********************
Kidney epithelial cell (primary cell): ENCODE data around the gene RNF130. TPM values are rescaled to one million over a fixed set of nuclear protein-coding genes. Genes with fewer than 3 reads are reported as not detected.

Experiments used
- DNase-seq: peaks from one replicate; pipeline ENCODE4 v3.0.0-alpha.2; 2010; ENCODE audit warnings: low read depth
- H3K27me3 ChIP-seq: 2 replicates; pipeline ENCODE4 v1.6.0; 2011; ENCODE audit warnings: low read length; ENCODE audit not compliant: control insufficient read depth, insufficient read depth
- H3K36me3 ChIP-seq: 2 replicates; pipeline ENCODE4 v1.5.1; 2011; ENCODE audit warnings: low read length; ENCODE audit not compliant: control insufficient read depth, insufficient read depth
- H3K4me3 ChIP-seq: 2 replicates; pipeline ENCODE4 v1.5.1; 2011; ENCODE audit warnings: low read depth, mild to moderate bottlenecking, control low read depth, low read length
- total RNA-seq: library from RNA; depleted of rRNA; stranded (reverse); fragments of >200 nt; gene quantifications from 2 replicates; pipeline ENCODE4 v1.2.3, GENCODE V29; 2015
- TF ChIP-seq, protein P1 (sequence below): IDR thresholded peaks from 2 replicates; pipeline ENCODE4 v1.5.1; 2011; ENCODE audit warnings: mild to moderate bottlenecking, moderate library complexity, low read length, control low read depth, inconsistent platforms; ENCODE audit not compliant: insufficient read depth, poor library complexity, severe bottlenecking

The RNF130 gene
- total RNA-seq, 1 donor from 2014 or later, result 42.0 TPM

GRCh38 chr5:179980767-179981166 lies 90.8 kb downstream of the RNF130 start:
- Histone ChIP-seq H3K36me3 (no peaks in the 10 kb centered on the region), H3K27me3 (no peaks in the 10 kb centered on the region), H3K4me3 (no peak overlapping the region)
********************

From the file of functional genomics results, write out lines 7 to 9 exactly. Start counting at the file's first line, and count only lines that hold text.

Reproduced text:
- total RNA-seq: library from RNA; depleted of rRNA; stranded (reverse); fragments of >200 nt; gene quantifications from 2 replicates; pipeline ENCODE4 v1.2.3, GENCODE V29; 2015
- TF ChIP-seq, protein P1 (sequence below): IDR thresholded peaks from 2 replicates; pipeline ENCODE4 v1.5.1; 2011; ENCODE audit warnings: mild to moderate bottlenecking, moderate library complexity, low read length, control low read depth, inconsistent platforms; ENCODE audit not compliant: insufficient read depth, poor library complexity, severe bottlenecking

The RNF130 gene